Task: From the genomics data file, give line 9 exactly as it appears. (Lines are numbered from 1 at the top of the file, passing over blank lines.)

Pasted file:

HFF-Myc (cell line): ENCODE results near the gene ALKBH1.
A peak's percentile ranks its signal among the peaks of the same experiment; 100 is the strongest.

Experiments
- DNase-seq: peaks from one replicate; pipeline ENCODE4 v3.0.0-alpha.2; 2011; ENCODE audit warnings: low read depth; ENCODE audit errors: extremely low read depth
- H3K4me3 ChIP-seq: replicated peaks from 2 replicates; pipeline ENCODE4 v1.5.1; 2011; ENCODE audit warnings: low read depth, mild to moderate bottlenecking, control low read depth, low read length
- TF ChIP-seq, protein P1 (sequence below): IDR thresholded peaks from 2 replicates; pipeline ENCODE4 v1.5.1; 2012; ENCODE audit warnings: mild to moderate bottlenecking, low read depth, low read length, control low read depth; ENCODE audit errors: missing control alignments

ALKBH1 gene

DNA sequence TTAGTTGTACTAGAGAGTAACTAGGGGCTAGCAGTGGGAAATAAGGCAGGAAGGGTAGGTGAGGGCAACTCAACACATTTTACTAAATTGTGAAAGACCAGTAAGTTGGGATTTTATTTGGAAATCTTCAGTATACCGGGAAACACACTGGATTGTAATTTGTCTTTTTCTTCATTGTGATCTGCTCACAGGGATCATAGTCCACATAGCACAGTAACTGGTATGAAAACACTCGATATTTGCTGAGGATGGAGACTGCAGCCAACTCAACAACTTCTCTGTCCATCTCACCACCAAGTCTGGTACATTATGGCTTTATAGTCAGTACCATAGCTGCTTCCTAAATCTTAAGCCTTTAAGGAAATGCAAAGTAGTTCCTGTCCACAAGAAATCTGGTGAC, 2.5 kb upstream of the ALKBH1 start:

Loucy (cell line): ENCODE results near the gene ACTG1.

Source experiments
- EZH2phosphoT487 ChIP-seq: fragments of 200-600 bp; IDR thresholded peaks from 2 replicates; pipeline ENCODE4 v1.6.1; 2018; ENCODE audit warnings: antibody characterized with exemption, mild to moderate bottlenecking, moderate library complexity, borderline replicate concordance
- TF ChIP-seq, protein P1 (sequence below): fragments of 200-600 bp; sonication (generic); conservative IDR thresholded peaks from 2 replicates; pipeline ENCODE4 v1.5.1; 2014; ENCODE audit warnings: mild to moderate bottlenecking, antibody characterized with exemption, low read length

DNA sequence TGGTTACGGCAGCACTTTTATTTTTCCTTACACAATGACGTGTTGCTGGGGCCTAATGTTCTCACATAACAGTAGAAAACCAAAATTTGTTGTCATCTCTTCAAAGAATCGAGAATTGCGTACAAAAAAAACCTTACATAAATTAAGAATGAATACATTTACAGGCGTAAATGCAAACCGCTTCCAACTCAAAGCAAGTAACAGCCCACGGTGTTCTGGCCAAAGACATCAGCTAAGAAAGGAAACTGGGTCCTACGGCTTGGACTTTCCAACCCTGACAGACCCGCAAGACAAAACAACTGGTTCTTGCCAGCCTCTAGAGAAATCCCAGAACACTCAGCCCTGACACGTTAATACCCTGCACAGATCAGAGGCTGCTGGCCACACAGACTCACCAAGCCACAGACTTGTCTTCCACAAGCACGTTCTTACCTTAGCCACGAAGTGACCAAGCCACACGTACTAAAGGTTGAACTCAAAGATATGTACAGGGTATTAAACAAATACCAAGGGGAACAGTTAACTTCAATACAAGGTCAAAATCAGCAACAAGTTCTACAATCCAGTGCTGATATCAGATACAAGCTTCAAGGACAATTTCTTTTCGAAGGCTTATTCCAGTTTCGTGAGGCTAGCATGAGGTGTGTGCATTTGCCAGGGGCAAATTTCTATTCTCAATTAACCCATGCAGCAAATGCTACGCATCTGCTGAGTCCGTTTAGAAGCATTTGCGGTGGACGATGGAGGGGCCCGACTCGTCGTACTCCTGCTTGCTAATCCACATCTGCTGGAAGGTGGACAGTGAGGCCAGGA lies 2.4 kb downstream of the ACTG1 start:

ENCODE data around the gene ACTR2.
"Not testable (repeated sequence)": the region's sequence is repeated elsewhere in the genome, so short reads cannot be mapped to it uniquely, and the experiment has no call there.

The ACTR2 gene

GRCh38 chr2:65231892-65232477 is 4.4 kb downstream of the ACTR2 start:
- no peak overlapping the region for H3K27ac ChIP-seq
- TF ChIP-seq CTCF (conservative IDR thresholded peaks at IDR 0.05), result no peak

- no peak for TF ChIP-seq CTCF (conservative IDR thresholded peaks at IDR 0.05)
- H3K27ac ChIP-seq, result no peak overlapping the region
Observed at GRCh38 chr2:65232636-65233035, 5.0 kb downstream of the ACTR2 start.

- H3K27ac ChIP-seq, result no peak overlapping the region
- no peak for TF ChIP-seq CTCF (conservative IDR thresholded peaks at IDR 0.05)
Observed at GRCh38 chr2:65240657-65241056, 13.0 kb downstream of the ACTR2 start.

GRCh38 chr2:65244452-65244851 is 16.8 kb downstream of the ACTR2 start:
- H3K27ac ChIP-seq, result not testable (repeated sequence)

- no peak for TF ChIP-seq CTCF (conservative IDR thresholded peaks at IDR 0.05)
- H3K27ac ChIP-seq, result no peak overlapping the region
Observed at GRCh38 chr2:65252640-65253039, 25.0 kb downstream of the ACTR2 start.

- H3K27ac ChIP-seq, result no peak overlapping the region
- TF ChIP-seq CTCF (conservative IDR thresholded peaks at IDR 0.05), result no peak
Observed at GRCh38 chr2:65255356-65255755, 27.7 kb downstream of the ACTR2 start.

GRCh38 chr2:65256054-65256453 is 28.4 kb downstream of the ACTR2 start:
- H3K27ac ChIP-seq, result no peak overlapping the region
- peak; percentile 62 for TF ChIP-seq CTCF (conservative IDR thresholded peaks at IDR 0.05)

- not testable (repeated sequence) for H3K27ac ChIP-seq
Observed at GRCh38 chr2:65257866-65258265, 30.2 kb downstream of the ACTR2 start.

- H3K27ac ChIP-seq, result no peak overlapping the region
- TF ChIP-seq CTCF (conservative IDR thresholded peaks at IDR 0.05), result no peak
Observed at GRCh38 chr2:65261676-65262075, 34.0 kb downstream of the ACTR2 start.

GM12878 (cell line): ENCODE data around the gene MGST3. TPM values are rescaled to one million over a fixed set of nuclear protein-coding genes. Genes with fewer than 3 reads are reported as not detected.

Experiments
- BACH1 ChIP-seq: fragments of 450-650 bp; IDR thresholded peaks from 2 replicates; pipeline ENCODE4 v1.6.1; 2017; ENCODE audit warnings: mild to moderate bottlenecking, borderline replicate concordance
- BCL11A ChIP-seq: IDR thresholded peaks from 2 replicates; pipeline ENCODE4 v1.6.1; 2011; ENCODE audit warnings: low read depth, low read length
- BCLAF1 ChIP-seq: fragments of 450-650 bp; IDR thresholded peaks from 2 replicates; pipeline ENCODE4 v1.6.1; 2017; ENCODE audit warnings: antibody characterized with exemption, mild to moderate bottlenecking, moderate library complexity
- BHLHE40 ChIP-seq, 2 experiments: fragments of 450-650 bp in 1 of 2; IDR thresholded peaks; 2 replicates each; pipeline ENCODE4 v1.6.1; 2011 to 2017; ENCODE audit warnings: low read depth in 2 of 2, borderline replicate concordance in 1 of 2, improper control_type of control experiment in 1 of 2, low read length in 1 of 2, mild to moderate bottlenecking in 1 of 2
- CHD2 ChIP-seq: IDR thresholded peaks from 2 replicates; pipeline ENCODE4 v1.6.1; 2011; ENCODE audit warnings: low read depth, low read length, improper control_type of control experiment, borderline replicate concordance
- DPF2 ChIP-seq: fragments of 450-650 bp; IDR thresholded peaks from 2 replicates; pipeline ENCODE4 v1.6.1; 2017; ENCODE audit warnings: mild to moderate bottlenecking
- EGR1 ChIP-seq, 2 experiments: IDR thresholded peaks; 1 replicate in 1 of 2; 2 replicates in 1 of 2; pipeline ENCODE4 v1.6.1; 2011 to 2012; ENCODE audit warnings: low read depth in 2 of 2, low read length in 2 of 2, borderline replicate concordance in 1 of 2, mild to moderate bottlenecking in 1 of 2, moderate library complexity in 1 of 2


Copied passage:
Loucy (cell line): ENCODE results near the gene ACTG1.